La Trobe

File(s) stored somewhere else

Please note: Linked content is NOT stored on La Trobe and we can't guarantee its availability, quality, security or accept any liability.

Work-integrated learning: the new professional apprenticeship?

Version 2 2021-03-02, 21:02
Version 1 2021-03-02, 20:59
journal contribution
posted on 2021-03-02, 21:02 authored by Katherine AshmanKatherine Ashman, Francine RochfordFrancine Rochford, Bret SladeBret Slade

This article considers the intersection between two major themes in university policy: the improvement of participation by rural and regional communities and the dimension of graduate employability. It argues that work-integrated learning has the potential to address both themes, but that the development of an apprenticeship model for prestige degrees such as law may deliver additional benefits to rural and regional student engagement. It considers a radical approach to employability by the reintroduction of the apprenticeship approach in disciplines of law and accounting specifically to assist scaffolding of learning for rural and regional students. It considers the modern context of university education and the implications of an expanded university system for delivering employability skills. The expansion of university education has not delivered consistent improvements in participation among rural and regional populations, and it is hypothesised that the visible integration of work-integrated learning has the capacity to address this deficit. However, it is argued that these measures should be supplemented by an innovative program of modern apprenticeships in prestige degrees; such a program could address both participation and employability outcomes. The article contributes to the literature by making explicit the links between the visibility of prestige occupational pathways to rural and regional students, the affective concerns of potential students making the choice to undertake higher education, and the scaffolding of skills and knowledge. It recommends further research in the form of a pilot integration of an apprenticeship model within a university program, but notes the current funding, discipline, and systemic barriers to this process in the current university system in Australia.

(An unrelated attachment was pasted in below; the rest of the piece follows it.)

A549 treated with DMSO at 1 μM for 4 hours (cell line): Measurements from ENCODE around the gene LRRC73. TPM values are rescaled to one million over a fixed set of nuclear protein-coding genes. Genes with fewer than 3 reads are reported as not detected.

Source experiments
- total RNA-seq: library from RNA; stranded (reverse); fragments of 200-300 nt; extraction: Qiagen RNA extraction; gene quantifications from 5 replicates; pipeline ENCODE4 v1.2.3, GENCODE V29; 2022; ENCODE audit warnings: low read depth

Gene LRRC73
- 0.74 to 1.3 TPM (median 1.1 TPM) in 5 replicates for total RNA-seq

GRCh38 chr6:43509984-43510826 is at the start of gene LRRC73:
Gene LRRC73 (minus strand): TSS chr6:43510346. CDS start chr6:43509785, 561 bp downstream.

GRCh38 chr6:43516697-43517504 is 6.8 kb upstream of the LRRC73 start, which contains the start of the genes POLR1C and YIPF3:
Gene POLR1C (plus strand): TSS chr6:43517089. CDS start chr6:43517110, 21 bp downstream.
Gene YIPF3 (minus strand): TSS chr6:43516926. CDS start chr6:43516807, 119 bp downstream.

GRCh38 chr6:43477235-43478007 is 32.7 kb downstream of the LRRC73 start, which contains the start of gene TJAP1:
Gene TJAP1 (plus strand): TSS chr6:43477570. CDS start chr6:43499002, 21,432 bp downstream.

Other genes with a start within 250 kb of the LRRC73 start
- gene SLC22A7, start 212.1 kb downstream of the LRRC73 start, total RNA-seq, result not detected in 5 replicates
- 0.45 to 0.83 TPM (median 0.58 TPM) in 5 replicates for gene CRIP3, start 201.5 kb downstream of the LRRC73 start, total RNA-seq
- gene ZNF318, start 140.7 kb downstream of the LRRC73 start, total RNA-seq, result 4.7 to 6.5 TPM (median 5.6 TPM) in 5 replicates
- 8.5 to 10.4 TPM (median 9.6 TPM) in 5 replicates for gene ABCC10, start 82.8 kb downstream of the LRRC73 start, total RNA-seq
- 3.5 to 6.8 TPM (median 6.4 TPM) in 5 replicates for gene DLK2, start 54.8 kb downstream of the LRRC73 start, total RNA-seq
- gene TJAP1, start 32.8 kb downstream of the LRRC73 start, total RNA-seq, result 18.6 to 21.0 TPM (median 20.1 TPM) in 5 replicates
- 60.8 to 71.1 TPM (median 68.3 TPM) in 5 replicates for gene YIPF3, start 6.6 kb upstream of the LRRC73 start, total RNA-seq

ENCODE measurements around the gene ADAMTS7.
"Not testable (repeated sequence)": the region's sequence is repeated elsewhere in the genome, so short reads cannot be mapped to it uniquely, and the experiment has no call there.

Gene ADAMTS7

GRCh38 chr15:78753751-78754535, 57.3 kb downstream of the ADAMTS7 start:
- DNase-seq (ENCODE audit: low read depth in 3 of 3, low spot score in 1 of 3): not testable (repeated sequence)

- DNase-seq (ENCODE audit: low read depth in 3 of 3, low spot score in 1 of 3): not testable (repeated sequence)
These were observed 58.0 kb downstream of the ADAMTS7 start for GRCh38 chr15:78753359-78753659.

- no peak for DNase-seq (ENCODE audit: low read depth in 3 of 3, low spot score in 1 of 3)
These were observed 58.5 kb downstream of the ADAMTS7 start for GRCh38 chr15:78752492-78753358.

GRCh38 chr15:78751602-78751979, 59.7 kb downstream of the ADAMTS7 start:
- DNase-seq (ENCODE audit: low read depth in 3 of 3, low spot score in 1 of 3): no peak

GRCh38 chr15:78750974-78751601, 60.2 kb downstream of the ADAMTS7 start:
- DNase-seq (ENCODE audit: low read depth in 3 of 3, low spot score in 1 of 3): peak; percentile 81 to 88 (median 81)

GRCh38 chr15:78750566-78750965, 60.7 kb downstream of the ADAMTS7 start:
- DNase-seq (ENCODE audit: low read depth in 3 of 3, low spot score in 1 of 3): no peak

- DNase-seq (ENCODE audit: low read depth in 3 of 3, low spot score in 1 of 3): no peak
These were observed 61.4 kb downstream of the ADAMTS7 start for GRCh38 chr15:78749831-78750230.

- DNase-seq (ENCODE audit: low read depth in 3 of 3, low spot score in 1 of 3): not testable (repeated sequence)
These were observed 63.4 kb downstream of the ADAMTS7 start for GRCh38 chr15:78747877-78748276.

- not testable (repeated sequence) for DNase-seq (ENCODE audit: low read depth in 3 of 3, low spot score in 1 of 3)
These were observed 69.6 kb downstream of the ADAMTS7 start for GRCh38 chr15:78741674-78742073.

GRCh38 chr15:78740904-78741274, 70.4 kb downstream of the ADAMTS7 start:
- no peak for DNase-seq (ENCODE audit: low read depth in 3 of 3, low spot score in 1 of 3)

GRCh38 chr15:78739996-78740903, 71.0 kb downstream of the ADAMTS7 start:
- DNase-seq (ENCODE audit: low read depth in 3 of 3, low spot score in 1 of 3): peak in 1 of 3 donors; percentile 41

Publication Date



Journal of University Teaching and Learning Practice





Article Number





University of Wollongong



Rights Statement

The Author reserves all moral rights over the deposited text and must be credited if any re-use occurs. Documents deposited in OPAL are the Open Access versions of outputs published elsewhere. Changes resulting from the publishing process may therefore not be reflected in this document. The final published version may be obtained via the publisher’s DOI. Please note that additional copyright and access restrictions may apply to the published version.

Usage metrics

    Journal Articles


    No categories selected


    Ref. manager